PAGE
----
The rule in media is: “If it bleeds, it leads.” Headlines virtually always have startling titles and opening lines. The same holds true for movie and book titles. The idea is to engage our danger-alarm system, to get attention. Otherwise, the article won’t get read and the movies and books won’t sell.
How does that relate to “Sustainability”?
When I discovered that people who bought our net zero Garden Atrium homes did so because of the aesthetics of the home and site, I realized that “Sustainable Living” has to (1) live 100% in harmony with Earth – and being net zero is actually not all that difficult to achieve – and also (2) provide a better quality-of-life experience. It’s the carrot we need to cause needed change.
Here’s an article that makes our quality-of-life experience a central feature. I’ll add comments afterwards.
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Pleasure Is Good:
How French Children
Acquire a Taste for Life
Consider a pleasure recalibration
based on ‘l’éducation du gout.’
15 August 2022
One of the most common New Year’s resolutions people make is to lose weight by dieting. The idea is that restricting the pleasures of tasty foods will lead to greater fitness and a finer physique. But if these rewards are so valuable, why is it so hard for us to stick to our resolution? Maybe the problem is that when we try to lose weight, we also lose the pleasure of eating.
What if we could have it all?
Keep the pleasure and stick to our resolution?
In the US, we tend to compartmentalize pleasure, separating it from our daily chores and relegating it to special times. We have happy hours, not happy days. We have guilty pleasures, as if enjoying chocolate or a favorite movie is a moral failing.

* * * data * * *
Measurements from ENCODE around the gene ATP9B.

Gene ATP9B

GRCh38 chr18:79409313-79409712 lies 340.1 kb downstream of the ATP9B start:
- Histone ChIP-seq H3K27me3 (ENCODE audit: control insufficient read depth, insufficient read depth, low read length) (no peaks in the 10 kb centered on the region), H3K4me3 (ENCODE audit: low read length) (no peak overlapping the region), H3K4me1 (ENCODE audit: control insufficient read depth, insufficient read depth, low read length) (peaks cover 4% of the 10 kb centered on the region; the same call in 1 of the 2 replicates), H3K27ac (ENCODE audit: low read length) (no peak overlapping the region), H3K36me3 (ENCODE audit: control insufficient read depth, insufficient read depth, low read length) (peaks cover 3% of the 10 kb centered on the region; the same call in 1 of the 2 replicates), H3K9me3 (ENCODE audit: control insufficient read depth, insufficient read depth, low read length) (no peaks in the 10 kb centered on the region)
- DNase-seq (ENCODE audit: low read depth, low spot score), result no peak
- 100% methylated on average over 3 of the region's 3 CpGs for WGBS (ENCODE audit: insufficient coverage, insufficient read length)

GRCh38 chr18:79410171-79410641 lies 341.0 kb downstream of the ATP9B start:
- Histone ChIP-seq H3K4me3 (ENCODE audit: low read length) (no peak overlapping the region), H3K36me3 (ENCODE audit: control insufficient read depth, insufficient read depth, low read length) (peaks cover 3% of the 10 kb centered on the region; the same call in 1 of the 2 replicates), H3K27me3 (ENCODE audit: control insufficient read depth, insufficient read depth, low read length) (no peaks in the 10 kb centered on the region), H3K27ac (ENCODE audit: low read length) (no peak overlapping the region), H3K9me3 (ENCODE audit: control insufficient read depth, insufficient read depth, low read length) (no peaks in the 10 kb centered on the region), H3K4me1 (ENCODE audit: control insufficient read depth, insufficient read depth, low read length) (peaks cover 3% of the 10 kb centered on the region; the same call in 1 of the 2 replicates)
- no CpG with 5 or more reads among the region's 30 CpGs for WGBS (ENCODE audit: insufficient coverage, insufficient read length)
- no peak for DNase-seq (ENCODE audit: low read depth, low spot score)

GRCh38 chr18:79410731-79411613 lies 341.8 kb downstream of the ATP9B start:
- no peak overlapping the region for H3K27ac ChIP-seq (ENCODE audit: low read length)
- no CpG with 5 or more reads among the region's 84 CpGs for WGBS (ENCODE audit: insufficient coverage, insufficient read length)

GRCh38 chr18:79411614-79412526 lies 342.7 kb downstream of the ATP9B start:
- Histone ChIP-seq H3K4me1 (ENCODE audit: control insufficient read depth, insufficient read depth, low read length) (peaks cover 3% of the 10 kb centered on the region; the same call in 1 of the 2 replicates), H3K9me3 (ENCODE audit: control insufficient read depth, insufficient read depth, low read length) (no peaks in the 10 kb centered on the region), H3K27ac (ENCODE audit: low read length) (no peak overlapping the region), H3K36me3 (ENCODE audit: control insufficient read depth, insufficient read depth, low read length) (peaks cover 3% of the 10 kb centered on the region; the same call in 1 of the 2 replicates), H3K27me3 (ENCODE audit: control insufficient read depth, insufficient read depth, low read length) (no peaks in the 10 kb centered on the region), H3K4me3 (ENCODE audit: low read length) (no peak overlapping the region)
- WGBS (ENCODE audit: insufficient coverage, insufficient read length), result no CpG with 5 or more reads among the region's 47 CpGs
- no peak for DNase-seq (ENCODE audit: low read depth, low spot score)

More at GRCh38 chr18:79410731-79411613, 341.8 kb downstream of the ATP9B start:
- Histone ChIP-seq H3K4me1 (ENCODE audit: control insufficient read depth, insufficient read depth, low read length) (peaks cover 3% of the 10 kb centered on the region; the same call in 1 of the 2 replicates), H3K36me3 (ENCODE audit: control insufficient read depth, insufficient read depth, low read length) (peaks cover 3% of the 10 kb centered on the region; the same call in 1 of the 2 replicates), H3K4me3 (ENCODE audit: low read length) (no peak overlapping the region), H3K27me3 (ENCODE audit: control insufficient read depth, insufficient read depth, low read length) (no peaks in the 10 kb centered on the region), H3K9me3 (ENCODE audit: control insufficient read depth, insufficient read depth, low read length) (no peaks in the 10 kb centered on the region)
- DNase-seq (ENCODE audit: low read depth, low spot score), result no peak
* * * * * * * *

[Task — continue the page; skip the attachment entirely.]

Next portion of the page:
In France, pleasure, or “plaisir,” is not a dirty word. It’s not considered hedonistic to pursue pleasure. Perhaps a better translation of the word is “enjoyment” or even “delight.” Pleasure, in fact, takes the weight of a moral value, because according to the French, pleasure serves as a compass guiding people in their actions. And parents begin teaching their children from very early childhood in a process called the education of taste, or “l’éducation du gout.”
Taste as a Gateway to Understanding Pleasure
The education of taste means teaching children to appreciate and savor the wide variety of flavors in the world and to eat properly at the table. In my eight months conducting research on French parenting in Paris, I found that the education of taste begins very early in families and is reinforced in daycare centers, where even two-year-olds are served formal, yet relaxed, four-course lunches with an appetizer, main course, cheese plate and dessert.
But taste education goes beyond cultivating your children’s palate. It’s about awakening and stimulating all the senses as well as the mind and emotions. On a survey listing 50 parenting practices with infants and toddlers, 455 French mothers and fathers in my study rated what we called “stimulating practices” as more important than responding to basic needs and teaching manners. Stimulating practices included reading to children, playing music and giving them massages.
The ultimate goal of stimulating children
is to develop their understanding of
what gives them pleasure.
Restrictions That Actually Open up the World
The moment that tied it all together for me was when I asked a mother in my research study why it was important to train her children to behave properly in public. She simply replied …
“Because if they know how to behave
properly, they will know how to
adapt and get along with people.
And that will give them pleasure.”
Adhering to social rules is a means to greater pleasure. You have to give up something to gain something greater.
As Americans, we are taught to deny pleasure and venerate self-sacrifice and hard work. And when we finally take time off to have fun, we often do things in excess. We party hard. We eat and drink too much. And then we feel guilty. When we enjoy food too much, we say we’ve been “bad.” Maybe if we didn’t deprive ourselves of simple pleasures all day every day, we wouldn’t feel so compelled to overdo it on weekends.A comparative study found that when American parents talked to their children at the dinner table, they talked about what children should eat in nutritional and moral terms. When the Italians talked at the table, they talked about what their children wanted to eat, and encouraged them to develop their individual tastes.